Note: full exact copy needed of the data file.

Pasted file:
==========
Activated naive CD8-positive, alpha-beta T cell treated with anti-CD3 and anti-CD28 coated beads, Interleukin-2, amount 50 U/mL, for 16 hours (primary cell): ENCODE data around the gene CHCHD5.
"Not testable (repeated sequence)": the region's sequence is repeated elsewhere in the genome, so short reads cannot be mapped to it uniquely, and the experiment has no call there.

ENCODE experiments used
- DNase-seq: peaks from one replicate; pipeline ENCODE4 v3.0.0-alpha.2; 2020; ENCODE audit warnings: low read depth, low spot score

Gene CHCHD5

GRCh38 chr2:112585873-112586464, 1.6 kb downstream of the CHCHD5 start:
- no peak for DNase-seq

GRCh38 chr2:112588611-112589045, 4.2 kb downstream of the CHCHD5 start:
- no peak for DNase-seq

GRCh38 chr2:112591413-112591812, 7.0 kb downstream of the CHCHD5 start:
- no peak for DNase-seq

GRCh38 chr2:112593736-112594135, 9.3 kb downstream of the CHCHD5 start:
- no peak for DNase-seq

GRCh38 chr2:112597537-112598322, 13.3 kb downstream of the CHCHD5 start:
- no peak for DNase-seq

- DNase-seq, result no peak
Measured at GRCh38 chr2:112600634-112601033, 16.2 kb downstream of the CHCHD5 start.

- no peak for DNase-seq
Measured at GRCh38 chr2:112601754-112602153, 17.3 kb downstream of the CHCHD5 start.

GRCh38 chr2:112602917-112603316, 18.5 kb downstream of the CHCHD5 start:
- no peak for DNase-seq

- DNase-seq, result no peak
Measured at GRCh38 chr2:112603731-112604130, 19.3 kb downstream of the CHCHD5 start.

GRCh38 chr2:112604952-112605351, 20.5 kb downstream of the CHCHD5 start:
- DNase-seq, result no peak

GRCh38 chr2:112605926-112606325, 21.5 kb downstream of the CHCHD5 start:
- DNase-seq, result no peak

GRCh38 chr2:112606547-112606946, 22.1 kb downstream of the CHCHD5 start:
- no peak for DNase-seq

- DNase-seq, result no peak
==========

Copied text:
Activated naive CD8-positive, alpha-beta T cell treated with anti-CD3 and anti-CD28 coated beads, Interleukin-2, amount 50 U/mL, for 16 hours (primary cell): ENCODE data around the gene CHCHD5.
"Not testable (repeated sequence)": the region's sequence is repeated elsewhere in the genome, so short reads cannot be mapped to it uniquely, and the experiment has no call there.

ENCODE experiments used
- DNase-seq: peaks from one replicate; pipeline ENCODE4 v3.0.0-alpha.2; 2020; ENCODE audit warnings: low read depth, low spot score

Gene CHCHD5

GRCh38 chr2:112585873-112586464, 1.6 kb downstream of the CHCHD5 start:
- no peak for DNase-seq

GRCh38 chr2:112588611-112589045, 4.2 kb downstream of the CHCHD5 start:
- no peak for DNase-seq

GRCh38 chr2:112591413-112591812, 7.0 kb downstream of the CHCHD5 start:
- no peak for DNase-seq

GRCh38 chr2:112593736-112594135, 9.3 kb downstream of the CHCHD5 start:
- no peak for DNase-seq

GRCh38 chr2:112597537-112598322, 13.3 kb downstream of the CHCHD5 start:
- no peak for DNase-seq

- DNase-seq, result no peak
Measured at GRCh38 chr2:112600634-112601033, 16.2 kb downstream of the CHCHD5 start.

- no peak for DNase-seq
Measured at GRCh38 chr2:112601754-112602153, 17.3 kb downstream of the CHCHD5 start.

GRCh38 chr2:112602917-112603316, 18.5 kb downstream of the CHCHD5 start:
- no peak for DNase-seq

- DNase-seq, result no peak
Measured at GRCh38 chr2:112603731-112604130, 19.3 kb downstream of the CHCHD5 start.

GRCh38 chr2:112604952-112605351, 20.5 kb downstream of the CHCHD5 start:
- DNase-seq, result no peak

GRCh38 chr2:112605926-112606325, 21.5 kb downstream of the CHCHD5 start:
- DNase-seq, result no peak

GRCh38 chr2:112606547-112606946, 22.1 kb downstream of the CHCHD5 start:
- no peak for DNase-seq

- DNase-seq, result no peak